I’m tired of having a headache. The thought crept up yesterday and I couldn’t keep it at bay. Usually I just don’t think about it; it’s just the way my life is. Every single second of every single day, year after year. It sucks.
My pain has been elevated since Friday. It’s about a 6, so it’s bad enough to affect my thinking but isn’t terrible. I’m not laid up and can still get things done. I’m afraid it’s a dam waiting to burst.
How do those of us with chronic daily headache do it? I guess we just do. I suppose it’s the same philosophy as the wisdom of William Churchill (brought to you by Honest Tea), “If you’re going through hell, keep going.”
Something as simple as listening to an hour of music a day can reduce the physical and psychological affects of chronic pain, according to a recently published study.
In addition to potentially reducing pain by up to 21 percent and depression by 25 percent, this therapy can help patients feel like they are in control of their pain and that they are less disabled.
This applies to all music, not just that specifically for relaxation. It makes sense. Listening to harp music an hour a day would make my hair stand on end, but I can never get enough Dave Matthews.
In fact, my Dave Matthews obsession is so strong that I almost never listen to anything else. I’m more than a bit embarrassed by this and have tried to become obsessed with other artists (which doesn’t work too well). What it comes down to is that his voice makes me smile. And what’s better than music that makes you happy?
So now I have a medical reason to listen to indulge for at least an hour a day (not like I needed one). I’m going to chart my pain levels for a while and see if there is a correlation. Let me know what you find if you try this with your favorite musicians.
I can’t imagine coping with headaches without Hart’s support. He takes care of me when I need it, no matter how much I resist. When I overdo it, he encourages me to relax. If we have plans to go out, but I’m too sick to enjoy myself, he tells me it’s OK to stay home. When I beat myself up for always being sick/not having any energy/not making dinner/not getting out of bed, etc., he reminds me of everything I am capable of.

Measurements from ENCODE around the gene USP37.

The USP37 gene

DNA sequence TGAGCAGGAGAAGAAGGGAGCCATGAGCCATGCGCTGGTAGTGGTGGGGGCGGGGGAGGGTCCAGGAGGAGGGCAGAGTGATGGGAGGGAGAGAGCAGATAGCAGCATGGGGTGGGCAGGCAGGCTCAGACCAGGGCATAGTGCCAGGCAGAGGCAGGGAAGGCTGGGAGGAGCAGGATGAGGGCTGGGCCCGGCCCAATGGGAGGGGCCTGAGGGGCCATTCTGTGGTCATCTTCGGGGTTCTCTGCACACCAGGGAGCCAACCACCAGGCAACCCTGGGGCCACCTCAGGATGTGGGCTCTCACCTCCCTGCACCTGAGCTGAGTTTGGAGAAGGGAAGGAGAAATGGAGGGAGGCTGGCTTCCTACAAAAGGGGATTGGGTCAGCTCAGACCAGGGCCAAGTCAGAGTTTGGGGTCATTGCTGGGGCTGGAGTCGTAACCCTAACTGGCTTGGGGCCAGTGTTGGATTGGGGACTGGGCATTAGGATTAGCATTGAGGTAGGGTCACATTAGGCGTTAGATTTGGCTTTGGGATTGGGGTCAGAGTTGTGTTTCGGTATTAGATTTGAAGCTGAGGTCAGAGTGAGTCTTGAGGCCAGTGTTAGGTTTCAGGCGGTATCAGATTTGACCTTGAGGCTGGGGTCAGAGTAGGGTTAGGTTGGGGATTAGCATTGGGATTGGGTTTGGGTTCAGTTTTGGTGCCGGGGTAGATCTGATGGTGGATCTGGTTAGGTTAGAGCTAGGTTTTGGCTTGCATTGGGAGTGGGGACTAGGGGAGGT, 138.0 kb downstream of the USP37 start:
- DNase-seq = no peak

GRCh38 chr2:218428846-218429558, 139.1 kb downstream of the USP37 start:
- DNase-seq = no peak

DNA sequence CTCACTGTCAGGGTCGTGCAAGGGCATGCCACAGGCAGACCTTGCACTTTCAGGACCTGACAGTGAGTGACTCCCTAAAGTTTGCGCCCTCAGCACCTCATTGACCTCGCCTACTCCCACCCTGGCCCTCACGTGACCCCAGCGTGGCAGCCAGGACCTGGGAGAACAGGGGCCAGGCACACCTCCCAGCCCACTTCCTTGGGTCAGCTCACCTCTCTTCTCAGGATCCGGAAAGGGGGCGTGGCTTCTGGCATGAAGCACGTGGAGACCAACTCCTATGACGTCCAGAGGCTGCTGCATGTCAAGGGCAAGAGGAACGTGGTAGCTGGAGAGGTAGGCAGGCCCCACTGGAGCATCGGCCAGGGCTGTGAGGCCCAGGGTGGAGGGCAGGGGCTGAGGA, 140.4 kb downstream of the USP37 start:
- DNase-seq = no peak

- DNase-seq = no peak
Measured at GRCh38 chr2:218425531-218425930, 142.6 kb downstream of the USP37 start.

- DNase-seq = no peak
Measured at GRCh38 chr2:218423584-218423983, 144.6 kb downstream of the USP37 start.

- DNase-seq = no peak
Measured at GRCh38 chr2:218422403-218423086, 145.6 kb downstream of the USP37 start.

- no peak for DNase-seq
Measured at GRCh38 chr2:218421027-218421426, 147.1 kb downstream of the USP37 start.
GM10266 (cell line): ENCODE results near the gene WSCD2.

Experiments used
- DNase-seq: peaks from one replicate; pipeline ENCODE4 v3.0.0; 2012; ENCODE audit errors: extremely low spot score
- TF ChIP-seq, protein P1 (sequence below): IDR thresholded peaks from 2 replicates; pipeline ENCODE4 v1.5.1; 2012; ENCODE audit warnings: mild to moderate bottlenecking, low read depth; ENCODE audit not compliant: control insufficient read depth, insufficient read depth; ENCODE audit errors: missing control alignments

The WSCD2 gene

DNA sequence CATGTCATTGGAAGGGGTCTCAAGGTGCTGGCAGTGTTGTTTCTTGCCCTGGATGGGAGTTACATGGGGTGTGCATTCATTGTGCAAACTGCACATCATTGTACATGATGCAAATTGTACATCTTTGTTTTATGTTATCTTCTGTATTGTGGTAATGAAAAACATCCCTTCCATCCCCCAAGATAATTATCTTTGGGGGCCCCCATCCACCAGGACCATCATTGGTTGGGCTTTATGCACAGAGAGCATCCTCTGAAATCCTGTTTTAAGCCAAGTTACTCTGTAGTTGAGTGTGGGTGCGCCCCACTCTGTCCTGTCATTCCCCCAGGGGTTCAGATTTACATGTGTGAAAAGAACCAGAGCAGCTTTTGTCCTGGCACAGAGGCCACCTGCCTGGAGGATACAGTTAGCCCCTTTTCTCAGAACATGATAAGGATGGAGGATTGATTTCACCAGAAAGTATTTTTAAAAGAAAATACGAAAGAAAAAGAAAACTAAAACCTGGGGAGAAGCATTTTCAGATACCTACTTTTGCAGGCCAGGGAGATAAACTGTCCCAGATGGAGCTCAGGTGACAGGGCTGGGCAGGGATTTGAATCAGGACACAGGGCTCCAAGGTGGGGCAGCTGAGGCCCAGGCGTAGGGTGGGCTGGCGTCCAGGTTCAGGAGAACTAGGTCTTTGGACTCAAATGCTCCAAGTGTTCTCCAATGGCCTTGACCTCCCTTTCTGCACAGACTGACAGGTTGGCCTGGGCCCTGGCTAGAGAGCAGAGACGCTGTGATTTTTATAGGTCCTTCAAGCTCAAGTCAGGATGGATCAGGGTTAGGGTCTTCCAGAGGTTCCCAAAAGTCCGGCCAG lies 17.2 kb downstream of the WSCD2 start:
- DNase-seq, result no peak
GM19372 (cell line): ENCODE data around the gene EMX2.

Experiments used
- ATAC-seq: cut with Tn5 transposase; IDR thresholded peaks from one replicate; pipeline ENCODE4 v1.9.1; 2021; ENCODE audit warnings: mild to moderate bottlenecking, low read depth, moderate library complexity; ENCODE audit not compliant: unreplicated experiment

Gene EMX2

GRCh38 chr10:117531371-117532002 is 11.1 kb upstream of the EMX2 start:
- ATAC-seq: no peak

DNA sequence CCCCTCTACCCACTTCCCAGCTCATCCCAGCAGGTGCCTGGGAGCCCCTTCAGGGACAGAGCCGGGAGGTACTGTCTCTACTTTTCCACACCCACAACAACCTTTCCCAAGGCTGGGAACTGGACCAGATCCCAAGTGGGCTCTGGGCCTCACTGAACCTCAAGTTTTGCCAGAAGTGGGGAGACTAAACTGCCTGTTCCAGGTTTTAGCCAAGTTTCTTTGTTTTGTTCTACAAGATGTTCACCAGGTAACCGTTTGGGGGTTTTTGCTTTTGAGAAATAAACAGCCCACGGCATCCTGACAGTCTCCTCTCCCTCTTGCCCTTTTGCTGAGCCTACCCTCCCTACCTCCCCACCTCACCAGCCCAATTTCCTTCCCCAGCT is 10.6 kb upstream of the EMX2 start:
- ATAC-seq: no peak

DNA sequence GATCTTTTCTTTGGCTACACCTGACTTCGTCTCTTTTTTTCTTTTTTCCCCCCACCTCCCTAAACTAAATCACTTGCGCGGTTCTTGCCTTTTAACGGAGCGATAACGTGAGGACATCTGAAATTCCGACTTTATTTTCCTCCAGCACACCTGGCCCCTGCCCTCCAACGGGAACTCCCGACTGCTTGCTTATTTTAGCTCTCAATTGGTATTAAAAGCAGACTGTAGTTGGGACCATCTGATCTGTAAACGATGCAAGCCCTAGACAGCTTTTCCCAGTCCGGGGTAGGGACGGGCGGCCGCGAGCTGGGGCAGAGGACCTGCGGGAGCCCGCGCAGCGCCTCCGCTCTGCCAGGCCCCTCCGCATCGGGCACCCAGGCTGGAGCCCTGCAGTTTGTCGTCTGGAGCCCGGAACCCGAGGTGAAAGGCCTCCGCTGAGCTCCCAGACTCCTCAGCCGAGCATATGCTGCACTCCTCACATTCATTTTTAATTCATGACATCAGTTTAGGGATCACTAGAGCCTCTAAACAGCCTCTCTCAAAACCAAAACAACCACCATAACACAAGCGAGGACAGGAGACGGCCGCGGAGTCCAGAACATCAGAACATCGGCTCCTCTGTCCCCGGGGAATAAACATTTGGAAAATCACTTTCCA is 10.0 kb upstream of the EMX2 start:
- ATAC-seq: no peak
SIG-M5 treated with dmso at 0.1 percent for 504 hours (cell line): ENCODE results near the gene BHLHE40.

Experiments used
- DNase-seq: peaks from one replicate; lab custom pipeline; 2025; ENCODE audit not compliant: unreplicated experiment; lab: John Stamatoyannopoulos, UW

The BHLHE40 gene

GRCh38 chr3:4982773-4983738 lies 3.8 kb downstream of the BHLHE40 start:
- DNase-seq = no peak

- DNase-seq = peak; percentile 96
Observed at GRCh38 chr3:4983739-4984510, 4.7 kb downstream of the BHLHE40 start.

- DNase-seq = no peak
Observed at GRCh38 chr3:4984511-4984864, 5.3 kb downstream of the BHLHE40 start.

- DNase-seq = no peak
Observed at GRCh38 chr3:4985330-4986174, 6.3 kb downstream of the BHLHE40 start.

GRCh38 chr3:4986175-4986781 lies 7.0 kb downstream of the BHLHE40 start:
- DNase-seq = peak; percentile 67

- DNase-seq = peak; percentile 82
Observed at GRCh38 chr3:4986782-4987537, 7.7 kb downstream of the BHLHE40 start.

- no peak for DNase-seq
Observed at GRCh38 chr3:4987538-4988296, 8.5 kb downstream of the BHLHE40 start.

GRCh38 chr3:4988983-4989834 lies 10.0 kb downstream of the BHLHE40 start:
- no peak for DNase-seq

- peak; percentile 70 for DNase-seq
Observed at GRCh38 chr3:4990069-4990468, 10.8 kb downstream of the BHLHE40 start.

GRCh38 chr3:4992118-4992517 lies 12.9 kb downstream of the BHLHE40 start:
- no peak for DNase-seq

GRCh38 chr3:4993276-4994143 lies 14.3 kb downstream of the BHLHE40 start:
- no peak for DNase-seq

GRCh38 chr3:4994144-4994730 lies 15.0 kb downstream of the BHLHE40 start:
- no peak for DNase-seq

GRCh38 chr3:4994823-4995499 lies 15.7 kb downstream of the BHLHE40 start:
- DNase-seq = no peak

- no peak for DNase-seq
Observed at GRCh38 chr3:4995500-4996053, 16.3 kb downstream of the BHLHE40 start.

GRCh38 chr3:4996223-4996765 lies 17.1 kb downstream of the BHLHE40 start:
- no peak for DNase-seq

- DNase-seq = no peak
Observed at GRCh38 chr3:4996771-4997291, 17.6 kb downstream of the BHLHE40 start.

He never acts as though I’ve let him down, doesn’t resent of my moodiness and lets me complain when I need to. He doesn’t complain when I get a wild hare (like going to England by myself to follow Dave Matthews) and am too stubborn to back down. He encourages all my career explorations and helps put my ideas into perspective.
He’s caring, patient and understanding. My favorite husband is truly an amazing person and I’m so, so lucky to be married to him.
Happy birthday, Hart!
After almost a year of avoiding the topic of foods triggering headaches, I broached the subject last week. One of the reasons I haven’t talked about it for so long is that there’s a perception—among patients, some doctors and the media—that everyone can control their migraines with diet modification. As you may know from your own experience, identifying food triggers is helpful for some of us and not helpful for others.
In response to an NPR story on food and migraine, Paula Kamen, author of All in My Head (which is now available in paperback), writes on the WIMN’s Voices blog:
“…The truth is that EVERY disease has exacerbating influences, such as stress and certain foods, but that migraine (like other pain and fatigue disorders) carries a double standard, that it all should be in YOUR control. This advice that all people can control headache through food is like someone giving that advice to all diabetics (types 1 or 2), that they can control their problems just through foods. For some, this is the case. For others, that is dangerously unrealistic.”
Convincing arguments for this are in her post. She is also a regular contributor to WIMN’s Voices, so check out her terrific writing.
At the grocery store this morning, I walked happily through the produce section, greeting all the employees with a big smile. While I’m generally a friendly person, I was extra perky today.
Why the spring in my step? Because the fruits and vegetables were beautiful today. It’s not that they were brightly colored or smelled terrific, which they did, but simply that they were there.
The season of delicious, plentiful produce is upon us. Artichokes, spinach and radishes are only the beginning. Cherries, berries and peaches are right around the corner.
Of course you know that fruits and vegetables are good for people. But I’m thoroughly convinced that they are especially good for those of us with chronic illness. You only get maximum performance if you put the right fuel in.
In her latest Chronic in the Kitchen article, Jennifer Hess describes the benefits of produce that’s in season now, complete with easy recipes to enjoy the bounty.